this would make sense if the firing technique presupposed cooling inside the kiln after putting out the fire completely while taking a pot out to cool it down would be wrong technologically
maybe there was such a technology however as far as i’ve seen and imagine, for mass production a kiln would have to be burning constantly and the pottery would be in and out thereof as a matter of course as nothing extraordinary
the Chinese version only confuses it further as in addition to rapid dissipation of heat as a likely agent of destruction (if it’s about distruction) it introduces a strong man
I seem to remember plenty of “strong men flexing their arms” etc in the Pali Canon. This strong man is probably referring to the same thing…that something is done quickly and with ease like an ordinary everyday motion performed by a person not disabled in any way.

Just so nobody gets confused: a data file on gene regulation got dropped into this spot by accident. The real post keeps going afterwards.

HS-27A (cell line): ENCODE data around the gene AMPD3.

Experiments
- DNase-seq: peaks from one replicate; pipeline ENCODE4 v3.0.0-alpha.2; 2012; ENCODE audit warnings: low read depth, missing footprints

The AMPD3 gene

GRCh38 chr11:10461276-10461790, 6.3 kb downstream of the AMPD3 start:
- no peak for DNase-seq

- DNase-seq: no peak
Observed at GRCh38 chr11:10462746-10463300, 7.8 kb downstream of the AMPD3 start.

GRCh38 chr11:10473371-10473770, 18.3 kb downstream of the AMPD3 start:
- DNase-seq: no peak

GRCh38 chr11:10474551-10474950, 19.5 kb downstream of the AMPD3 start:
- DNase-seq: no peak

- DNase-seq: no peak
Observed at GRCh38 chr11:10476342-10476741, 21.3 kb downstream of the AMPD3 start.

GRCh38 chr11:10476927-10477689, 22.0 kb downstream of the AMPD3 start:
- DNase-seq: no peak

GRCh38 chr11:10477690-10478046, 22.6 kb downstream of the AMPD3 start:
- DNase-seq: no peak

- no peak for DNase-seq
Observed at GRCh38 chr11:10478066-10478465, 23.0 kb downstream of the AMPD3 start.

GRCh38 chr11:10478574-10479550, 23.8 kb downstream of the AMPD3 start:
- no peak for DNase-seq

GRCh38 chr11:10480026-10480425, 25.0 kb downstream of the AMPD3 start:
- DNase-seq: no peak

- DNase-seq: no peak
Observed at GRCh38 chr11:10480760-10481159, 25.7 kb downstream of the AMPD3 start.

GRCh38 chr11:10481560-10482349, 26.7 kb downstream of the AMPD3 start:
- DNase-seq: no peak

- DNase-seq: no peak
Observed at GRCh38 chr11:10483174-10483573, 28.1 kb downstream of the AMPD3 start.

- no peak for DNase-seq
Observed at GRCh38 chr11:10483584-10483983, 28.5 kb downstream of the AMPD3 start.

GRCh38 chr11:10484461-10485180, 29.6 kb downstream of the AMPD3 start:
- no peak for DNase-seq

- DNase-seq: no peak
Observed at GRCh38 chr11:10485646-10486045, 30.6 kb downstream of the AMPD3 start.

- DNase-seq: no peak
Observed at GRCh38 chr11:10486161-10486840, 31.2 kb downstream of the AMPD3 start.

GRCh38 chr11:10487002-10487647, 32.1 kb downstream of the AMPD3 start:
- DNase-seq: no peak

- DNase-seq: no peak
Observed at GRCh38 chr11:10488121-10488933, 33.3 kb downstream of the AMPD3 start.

“It will break in pieces like pottery, shattered so mercilessly that among its pieces not a fragment will be found for taking coals from a hearth or scooping water out of a cistern.”
I’m going to bet that pottery metaphors had been around for thousands of years by ~600-500 BCE, each aligned with various stages of production.
So I’m not so sure about potsherds being left (cracks can happen, at least; this is called a thermal shock), but the heat dissipation looks to me a lot like a reference to the mutually-conditioning ‘vitality-heat-consciousness’.